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>75: I’ve Passed, So What About CPE Requirements?

CPE.jpgEditor’s note: This is the latest edition of >75, our weekly post on questions that you have related to the CPA Exam. Send your questions to [email protected] and we’ll do our best to answer as many of them as possible. You can see all of the JDA’s posts for GC here and all our posts related to the CPA Exam here.
Reader Kyle (Louisiana CPA applicant) asks:

Passed the exam in October, start working part-time (finishing useless grad school till August) in January. Do I have to start doing CPE stuff even though I won’t be a “CPA” for at least a year? Can I start doing CPE stuff now and have it count? Does taking the CFA count as CPE stuff?

As a general rule (since each state/territory makes its own CPA exam rules), CFA, CA, MBA, STFU, whatever letters you have after your name before tackling the CPA mean shit to most state boards of accountancy. However, maybe your CFA required classes that will also meet your state’s CPA exam requirements, figure it out independently of whatever other certification you have and give up the idea that you get credit for any of that.
You can see more about the Louisiana requirements here (or find your state here). I hate the word “expert” and I don’t like having to claim that I am one just because I work with this every day in CPA Review. So when in doubt, check directly with your state board or NASBA. Be patient and make a list of questions you have for them – I don’t feel sorry for you if you go into this blind and then cry to me that you had no idea you shouldn’t pay for all four parts on your NTS. All you had to do was ask and someone who knows would have told you. /endrant, I’m just suggesting to also contact the Board or NASBA.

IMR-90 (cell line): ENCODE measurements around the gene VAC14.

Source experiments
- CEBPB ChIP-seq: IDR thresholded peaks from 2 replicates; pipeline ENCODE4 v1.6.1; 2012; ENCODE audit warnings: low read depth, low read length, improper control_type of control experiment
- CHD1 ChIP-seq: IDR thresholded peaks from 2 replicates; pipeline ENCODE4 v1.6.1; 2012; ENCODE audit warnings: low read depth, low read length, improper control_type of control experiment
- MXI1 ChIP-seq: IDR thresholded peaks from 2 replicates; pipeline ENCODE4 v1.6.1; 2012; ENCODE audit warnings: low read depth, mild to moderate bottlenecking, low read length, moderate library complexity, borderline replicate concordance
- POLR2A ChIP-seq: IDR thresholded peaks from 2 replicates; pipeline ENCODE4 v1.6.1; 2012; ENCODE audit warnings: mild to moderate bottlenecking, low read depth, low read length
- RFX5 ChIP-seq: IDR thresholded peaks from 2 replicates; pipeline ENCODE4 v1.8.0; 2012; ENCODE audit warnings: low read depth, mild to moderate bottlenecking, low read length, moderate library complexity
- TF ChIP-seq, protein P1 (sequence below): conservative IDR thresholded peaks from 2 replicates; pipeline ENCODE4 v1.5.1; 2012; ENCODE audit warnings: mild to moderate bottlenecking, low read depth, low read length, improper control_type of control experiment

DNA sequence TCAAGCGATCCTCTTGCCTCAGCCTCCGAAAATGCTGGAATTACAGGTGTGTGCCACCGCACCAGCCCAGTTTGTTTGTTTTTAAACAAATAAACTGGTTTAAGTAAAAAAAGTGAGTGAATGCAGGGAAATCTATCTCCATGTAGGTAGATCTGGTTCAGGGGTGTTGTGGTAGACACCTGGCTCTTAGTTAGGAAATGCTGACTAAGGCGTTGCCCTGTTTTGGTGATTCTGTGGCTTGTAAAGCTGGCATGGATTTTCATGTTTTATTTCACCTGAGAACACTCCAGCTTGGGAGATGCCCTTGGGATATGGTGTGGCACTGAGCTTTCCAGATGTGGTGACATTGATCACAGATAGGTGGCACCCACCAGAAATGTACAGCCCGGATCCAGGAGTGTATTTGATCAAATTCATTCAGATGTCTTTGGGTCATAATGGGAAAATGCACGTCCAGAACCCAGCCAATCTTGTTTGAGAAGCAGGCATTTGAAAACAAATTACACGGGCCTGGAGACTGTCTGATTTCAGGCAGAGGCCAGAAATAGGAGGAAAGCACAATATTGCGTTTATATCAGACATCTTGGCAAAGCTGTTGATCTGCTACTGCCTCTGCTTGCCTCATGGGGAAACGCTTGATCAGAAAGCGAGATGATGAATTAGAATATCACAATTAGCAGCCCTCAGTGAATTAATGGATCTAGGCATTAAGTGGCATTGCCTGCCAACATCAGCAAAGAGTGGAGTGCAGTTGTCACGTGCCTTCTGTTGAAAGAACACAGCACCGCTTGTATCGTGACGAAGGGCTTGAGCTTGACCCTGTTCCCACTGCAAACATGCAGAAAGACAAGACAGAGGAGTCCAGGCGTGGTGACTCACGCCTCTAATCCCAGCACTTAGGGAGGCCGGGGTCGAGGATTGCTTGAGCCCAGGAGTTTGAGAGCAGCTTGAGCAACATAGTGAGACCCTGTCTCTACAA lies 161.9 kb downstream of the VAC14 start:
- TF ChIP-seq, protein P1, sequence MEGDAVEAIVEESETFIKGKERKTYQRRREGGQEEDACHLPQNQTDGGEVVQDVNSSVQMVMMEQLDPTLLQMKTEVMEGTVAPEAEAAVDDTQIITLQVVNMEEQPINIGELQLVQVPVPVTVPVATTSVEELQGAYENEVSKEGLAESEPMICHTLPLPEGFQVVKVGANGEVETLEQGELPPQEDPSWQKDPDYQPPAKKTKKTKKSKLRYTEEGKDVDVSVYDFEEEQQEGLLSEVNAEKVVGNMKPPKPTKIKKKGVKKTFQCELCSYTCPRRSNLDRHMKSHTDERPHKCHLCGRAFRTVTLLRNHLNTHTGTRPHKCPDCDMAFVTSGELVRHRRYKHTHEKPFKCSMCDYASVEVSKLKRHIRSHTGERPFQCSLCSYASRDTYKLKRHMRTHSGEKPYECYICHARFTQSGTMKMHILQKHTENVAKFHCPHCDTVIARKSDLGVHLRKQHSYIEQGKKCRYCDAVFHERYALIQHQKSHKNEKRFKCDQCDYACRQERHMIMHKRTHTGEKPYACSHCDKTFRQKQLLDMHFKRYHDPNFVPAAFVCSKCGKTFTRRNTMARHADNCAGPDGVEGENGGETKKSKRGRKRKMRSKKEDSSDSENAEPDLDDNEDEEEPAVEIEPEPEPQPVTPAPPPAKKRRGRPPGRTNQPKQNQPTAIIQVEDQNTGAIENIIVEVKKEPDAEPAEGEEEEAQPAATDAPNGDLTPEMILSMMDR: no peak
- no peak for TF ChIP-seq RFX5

That being said, Louisiana doesn’t specifically define “CPE” but they don’t really have to. Generally you can speak with your state’s society of CPAs to get information on accepted CPE programs in your state. Again, there are resources available to you as a CPA candidate, it’s up to you to utilize them.
Our candidate also asked about experience requirements, which Louisiana defines as the following:

At least one year of experience must be confirmed that was within the four years preceding the date of this application; involved the use of accounting, attest, management advisory, financial advisory, tax, or consulting skills; and, was supervised and verified by a licensee.

It only takes 18 months (or less) to get through the exam, you can do the math, little future CPA.
Like I said, you are encouraged to send your CPA exam questions to us but do your own homework, I’m probably hungover while writing this.